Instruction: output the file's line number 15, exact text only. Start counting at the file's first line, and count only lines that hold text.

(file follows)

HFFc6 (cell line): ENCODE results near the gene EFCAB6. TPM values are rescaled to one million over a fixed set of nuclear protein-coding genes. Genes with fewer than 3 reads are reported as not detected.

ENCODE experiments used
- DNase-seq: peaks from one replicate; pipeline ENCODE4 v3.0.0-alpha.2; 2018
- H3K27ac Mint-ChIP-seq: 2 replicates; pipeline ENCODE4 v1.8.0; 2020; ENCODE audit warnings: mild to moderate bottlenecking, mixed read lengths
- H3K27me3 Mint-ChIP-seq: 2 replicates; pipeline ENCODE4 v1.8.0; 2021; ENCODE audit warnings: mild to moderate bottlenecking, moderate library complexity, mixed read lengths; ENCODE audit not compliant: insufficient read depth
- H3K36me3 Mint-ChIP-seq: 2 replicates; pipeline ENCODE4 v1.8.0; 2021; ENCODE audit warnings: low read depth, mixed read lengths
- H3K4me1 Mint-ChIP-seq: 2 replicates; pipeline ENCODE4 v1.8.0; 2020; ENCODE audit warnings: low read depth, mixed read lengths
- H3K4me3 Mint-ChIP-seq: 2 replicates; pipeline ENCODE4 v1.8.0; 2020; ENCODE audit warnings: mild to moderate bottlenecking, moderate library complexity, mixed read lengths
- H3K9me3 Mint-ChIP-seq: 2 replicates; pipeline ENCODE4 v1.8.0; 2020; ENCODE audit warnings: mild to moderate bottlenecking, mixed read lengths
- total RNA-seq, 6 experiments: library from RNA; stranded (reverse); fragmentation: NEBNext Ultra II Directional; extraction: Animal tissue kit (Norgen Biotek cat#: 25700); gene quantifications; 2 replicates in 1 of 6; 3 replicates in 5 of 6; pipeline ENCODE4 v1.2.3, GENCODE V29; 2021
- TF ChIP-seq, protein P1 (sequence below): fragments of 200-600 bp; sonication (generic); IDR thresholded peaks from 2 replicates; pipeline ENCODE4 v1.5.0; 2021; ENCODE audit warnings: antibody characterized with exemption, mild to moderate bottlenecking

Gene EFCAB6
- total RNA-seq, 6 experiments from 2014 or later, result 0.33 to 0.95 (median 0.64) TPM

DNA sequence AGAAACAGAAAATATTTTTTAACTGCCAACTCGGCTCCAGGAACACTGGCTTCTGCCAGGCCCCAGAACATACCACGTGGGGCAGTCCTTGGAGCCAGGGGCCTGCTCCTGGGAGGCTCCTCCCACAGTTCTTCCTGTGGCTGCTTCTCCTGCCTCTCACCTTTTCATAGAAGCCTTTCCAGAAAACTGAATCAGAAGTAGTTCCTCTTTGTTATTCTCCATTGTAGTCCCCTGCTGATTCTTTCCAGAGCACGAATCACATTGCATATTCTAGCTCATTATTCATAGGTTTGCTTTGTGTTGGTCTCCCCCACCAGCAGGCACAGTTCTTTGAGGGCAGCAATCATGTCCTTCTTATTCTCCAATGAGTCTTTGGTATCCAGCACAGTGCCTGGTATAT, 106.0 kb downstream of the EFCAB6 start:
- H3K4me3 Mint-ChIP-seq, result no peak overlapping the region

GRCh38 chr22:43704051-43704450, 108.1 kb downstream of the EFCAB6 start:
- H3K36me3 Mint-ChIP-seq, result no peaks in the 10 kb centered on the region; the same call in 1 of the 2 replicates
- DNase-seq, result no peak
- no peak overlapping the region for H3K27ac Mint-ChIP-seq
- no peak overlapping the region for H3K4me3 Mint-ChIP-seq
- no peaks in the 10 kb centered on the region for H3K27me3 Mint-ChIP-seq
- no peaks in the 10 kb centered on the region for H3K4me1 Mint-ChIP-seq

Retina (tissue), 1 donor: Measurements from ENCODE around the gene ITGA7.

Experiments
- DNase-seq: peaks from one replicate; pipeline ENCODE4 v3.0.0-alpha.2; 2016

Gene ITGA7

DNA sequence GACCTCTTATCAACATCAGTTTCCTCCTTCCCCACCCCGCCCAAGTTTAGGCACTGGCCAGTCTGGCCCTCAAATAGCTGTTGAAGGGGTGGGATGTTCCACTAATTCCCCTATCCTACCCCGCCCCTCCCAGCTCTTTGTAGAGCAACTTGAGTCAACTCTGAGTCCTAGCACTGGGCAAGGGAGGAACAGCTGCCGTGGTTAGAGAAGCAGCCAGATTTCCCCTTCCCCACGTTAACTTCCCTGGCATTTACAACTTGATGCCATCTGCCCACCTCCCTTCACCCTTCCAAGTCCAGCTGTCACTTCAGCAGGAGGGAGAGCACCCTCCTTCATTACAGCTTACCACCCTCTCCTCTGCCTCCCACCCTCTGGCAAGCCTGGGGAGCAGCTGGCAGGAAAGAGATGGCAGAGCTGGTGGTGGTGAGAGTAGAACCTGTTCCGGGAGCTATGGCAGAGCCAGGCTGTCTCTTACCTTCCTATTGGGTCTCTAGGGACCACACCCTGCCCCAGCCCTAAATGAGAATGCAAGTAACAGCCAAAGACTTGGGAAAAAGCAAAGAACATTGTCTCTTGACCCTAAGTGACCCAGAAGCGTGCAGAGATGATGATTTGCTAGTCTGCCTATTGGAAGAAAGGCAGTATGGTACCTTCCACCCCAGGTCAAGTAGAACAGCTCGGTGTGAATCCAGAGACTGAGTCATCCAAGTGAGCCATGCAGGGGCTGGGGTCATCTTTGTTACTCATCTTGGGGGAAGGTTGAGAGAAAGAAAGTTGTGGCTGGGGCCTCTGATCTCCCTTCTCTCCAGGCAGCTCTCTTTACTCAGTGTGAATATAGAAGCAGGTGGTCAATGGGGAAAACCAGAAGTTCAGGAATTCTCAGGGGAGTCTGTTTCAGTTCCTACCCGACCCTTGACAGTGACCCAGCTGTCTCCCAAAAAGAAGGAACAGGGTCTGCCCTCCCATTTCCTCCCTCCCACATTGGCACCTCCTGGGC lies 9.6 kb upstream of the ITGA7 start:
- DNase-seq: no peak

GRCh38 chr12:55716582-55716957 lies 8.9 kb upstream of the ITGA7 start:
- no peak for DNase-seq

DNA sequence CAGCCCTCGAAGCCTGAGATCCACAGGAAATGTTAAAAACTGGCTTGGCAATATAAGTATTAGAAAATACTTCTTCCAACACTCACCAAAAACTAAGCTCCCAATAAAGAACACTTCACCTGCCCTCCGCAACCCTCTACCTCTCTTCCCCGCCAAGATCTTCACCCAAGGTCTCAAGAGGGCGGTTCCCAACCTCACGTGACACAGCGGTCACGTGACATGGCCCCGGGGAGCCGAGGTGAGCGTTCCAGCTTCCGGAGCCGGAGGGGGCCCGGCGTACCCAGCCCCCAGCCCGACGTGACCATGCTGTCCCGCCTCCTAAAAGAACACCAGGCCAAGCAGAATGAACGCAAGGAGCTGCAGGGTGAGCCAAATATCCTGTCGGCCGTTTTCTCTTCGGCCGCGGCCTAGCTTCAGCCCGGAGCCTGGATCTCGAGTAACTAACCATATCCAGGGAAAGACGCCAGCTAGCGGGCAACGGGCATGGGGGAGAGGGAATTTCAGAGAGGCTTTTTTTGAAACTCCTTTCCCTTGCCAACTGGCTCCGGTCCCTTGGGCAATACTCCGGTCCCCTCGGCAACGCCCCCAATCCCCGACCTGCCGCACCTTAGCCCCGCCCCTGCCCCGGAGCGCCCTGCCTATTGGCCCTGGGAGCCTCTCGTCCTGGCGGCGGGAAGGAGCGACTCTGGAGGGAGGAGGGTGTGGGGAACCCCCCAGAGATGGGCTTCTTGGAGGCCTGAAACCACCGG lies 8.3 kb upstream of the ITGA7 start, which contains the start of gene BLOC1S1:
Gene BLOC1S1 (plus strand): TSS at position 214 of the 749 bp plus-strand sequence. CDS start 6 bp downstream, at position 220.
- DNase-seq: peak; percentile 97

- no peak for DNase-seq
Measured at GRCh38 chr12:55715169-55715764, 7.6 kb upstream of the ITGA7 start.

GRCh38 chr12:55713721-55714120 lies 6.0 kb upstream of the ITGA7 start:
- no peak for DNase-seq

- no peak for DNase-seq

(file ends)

- H3K4me3 Mint-ChIP-seq, result no peak overlapping the region